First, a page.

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Why do women's teams have male coaches? Is it sexism or are there other causes?

The Rio Olympic Games are already underway and some images that we have seen in them have set social networks on fire and are on the lips of all sports fans: since pacifiers from Michael Phelps to lifeguards in swimming competitions, through the analysis of sexism in sports broadcasts or the costumes of beach volleyball players. But there is a topic that has not been discussed much: omnipresence of male coaches in female teams.

What do the figures say?

The Rio Olympics will be the ones with a greater female participation in all history. 45% of the athletes present in the Olympics will be women: approximately 4,700 of the total of 10,444 participants. The following graph shows the evolution of the percentage of female athletes participating in the Games, since their presence was allowed for the first time in 1900.

Despite this data, the reality of the selectors is another: According to data from the Female Coaching Network, an association dedicated to promoting the presence of coaches in sport, only 11% of the national coaches in Rio are women.

The Professor Sarah Leberman, from Massey University, in New Zealand, is specialist in female leadership roles in sport. In his opinion, what happens in sport is a reflection of what happens in other fields, such as education or the business world, in which women are integrated into the labor chain, but are a clear minority in the positions of I send.

"Except in very specific sports, there is a culture dominated by men in sports and there are few models in which women can be inspired. If you are a sportswoman, and you have never had a female coach, it is difficult to think about: "I am going to dedicate myself to training," Leberman concludes.

One more fact that can help sustain Leberman's thesis on women in leadership positions: only 24 of the 106 members of the IOC are women (22.6%).

Does the situation change according to the country?

Female Coaching Network conducted a study by continents on the presence of women in the coach positions of the women's teams at the London Olympics. As can be seen in the following graph, Africa and South America are in the queue in the presence of coaches, while North America leads the classification (although with a poor 16%):

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For Rio 2016, there is still no definitive data on the percentage, although in the Female Coaching Network they say that not only has it not increased, but that there is a slight decrease in the percentage of women in command of teams with respect to London 2012.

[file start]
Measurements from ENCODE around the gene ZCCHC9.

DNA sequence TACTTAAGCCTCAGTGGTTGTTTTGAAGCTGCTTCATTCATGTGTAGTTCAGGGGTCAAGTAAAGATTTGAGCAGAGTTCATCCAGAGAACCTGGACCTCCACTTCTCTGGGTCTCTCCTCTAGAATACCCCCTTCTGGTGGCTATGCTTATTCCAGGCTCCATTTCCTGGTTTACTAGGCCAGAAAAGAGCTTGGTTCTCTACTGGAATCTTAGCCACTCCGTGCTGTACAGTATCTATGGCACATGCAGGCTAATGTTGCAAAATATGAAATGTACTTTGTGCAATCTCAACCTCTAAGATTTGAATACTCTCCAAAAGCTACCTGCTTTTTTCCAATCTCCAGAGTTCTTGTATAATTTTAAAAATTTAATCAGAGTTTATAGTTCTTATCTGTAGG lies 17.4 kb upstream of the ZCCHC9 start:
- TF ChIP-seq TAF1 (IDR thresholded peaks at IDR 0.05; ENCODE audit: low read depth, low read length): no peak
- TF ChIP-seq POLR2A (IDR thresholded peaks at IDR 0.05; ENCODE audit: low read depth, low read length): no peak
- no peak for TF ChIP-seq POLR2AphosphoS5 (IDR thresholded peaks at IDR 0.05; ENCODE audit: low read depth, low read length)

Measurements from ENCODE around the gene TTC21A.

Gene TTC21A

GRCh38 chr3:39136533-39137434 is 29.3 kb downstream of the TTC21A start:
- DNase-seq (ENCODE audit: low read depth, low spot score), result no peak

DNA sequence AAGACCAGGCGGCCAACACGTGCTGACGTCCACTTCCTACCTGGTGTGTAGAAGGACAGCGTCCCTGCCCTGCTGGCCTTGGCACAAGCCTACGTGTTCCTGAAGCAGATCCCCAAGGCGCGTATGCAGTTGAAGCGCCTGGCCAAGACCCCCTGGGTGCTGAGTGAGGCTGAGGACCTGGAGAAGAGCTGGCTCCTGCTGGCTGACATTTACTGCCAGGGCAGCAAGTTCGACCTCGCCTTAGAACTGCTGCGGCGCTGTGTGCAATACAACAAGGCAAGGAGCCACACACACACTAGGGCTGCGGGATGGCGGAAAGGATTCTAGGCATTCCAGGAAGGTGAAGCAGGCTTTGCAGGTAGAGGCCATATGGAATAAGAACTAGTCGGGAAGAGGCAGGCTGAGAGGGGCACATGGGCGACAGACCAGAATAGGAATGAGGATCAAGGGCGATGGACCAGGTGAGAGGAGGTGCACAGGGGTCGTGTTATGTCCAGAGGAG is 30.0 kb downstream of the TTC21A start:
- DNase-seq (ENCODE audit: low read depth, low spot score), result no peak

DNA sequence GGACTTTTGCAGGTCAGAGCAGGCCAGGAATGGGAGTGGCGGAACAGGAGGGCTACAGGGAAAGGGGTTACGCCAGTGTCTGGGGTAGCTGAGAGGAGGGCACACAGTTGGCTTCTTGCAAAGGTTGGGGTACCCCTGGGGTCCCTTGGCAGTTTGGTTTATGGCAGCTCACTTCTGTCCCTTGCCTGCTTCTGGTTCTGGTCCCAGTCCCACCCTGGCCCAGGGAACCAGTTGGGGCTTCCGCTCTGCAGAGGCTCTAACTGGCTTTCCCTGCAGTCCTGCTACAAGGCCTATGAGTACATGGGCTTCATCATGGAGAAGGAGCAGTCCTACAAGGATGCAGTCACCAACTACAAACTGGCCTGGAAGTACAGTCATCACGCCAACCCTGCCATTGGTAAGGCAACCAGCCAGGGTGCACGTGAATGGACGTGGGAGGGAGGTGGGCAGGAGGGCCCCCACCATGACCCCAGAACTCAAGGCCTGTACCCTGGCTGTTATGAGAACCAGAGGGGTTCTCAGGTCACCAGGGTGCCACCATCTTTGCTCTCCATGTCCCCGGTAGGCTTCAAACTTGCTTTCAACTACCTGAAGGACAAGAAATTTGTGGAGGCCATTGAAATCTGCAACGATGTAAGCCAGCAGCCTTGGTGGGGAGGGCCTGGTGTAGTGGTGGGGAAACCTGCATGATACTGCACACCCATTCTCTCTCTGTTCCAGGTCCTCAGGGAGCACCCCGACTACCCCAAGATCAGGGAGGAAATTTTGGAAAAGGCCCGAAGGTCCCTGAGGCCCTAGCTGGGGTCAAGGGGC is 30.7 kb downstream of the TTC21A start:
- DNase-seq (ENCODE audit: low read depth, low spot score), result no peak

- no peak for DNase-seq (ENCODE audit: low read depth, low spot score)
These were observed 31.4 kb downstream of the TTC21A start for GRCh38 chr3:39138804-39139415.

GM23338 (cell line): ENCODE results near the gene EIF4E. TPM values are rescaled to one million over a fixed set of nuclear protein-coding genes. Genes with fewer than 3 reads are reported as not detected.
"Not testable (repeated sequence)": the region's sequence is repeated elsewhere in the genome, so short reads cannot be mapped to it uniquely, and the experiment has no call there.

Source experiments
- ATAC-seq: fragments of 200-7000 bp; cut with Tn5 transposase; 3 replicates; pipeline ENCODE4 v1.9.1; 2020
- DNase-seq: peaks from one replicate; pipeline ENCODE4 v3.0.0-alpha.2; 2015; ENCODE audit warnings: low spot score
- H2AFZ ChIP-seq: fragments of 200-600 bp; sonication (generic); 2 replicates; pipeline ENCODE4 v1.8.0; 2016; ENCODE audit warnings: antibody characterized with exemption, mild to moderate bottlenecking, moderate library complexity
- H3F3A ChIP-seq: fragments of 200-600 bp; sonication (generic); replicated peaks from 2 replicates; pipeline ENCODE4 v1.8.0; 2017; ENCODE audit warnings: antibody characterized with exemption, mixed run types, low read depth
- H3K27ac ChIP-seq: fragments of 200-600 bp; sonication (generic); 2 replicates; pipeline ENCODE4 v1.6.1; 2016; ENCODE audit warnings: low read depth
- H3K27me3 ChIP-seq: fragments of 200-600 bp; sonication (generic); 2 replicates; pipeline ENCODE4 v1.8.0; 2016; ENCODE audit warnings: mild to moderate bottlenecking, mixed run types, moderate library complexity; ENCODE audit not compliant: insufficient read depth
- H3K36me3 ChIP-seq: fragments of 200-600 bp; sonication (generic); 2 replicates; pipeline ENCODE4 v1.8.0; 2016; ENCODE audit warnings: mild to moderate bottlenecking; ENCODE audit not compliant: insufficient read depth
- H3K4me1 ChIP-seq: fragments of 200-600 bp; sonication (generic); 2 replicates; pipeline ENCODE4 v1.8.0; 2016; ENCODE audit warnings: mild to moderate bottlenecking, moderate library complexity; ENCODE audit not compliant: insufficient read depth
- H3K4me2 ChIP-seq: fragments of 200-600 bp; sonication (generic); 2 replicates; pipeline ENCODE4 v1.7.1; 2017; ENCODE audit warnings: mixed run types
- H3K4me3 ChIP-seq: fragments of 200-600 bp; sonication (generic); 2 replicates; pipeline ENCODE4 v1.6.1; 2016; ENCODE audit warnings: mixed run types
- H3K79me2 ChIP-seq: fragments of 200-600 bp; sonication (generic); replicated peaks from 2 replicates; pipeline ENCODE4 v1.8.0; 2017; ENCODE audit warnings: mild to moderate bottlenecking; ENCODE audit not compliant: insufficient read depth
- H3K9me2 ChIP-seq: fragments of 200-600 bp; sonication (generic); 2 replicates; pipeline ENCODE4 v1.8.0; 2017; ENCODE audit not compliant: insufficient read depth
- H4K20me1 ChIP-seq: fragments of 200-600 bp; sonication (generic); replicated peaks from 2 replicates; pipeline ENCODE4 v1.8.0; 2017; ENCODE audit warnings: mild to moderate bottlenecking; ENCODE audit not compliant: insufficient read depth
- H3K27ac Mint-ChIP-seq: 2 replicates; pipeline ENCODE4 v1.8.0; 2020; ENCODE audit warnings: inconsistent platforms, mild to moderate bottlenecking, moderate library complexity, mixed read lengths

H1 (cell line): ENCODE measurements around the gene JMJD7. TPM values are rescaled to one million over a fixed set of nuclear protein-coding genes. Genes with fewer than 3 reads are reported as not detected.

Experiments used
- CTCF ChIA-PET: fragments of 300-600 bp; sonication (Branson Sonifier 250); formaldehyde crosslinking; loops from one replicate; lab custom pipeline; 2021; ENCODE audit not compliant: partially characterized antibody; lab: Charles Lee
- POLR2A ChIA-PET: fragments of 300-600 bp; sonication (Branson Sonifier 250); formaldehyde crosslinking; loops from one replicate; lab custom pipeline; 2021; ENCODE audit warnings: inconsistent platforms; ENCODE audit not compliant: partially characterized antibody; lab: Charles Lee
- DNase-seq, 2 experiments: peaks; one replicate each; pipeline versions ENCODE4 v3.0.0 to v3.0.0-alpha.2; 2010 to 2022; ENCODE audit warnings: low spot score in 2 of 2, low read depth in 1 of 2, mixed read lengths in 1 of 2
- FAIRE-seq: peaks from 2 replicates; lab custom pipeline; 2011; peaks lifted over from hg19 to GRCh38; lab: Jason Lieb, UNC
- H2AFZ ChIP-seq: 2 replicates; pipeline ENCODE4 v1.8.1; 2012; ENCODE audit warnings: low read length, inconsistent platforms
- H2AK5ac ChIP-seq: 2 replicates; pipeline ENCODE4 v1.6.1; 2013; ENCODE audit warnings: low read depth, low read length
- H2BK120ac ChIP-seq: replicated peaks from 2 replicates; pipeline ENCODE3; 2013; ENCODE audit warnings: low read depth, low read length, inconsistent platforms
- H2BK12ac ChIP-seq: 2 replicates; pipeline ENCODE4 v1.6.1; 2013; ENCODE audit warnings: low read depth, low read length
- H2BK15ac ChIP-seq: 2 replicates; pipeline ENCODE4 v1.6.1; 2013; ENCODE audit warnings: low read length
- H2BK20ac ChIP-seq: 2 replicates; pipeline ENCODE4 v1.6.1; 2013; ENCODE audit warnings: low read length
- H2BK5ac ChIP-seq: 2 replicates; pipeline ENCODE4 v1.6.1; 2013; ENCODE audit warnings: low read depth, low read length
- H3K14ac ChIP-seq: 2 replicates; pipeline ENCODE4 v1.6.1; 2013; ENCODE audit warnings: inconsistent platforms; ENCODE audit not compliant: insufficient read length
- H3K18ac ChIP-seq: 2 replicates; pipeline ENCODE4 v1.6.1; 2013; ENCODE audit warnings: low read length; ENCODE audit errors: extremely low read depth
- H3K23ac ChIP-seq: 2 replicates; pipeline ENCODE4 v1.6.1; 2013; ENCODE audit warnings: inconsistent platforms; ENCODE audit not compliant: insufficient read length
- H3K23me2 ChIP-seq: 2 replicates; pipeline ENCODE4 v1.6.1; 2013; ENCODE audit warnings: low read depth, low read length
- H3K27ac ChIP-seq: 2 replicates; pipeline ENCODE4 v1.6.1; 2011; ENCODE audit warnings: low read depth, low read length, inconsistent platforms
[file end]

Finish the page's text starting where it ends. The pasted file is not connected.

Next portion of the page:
If we analyze, within Europe, the specific case of Spain, we see that it is at the tail in the female presence in coach positions in these Olympic Games. Of the six female team sports involved, Only the traditionally feminine rhythmic gymnastics has a female coach (Anna Baranova). In the rest of sports, it is a man who directs the girls: Lucas Mondelo in basketball, Jorge Dueñas in handball, Adrián Lock in field hockey, Miki Oca in water polo and José Antonio Barrio in rugby 7.

Cases of success ... and failure

exist sports in which the presence of women seems somewhat more difficult than in the rest. The best example is football, where only 20% of coach positions (of male or female teams) are held by women. Even more serious: 97% of UEFA licenses, that is, European football, are in the male hands.

But there are also some cases in which history is reversed, like Helena Costa, who in 2014 became the first woman to lead a professional team of one of the major European leagues (the Clermont Foot 63, of the second French division) or Chan Yuen-ting, who with 27 years led Eastern to win the League in Hong Kong.

Another sports with the greatest worldwide impact, tennis has left us some recent stories about the presence of women as trainers. The first was the reaction to the election of Gala León as captain of the Spanish Davis Cup team. There were some controversial statements, such as those of Toni Nadal (coach and uncle of Rafa Nadal), stating that "it is still strange that there is a woman in the locker room, when you spend so much time in them with little clothes", and the captain It was finally dismissed a few months later.

But His replacement was another woman, the former Conchita Martínez, which received a much better reception from the Davis Cup team and whose presence, as coach of one of the most successful men's teams in Spanish sport, seems to settle the controversy that had opened the signing of Gala León.

Also the Scot Andy Murray is trained by a woman, the extenista Amelia Mauresmo. When he had to step out of some controversy over his election, Murray did not hesitate to declare: "If believing in equality means being a feminist, then yes, That is what I am".

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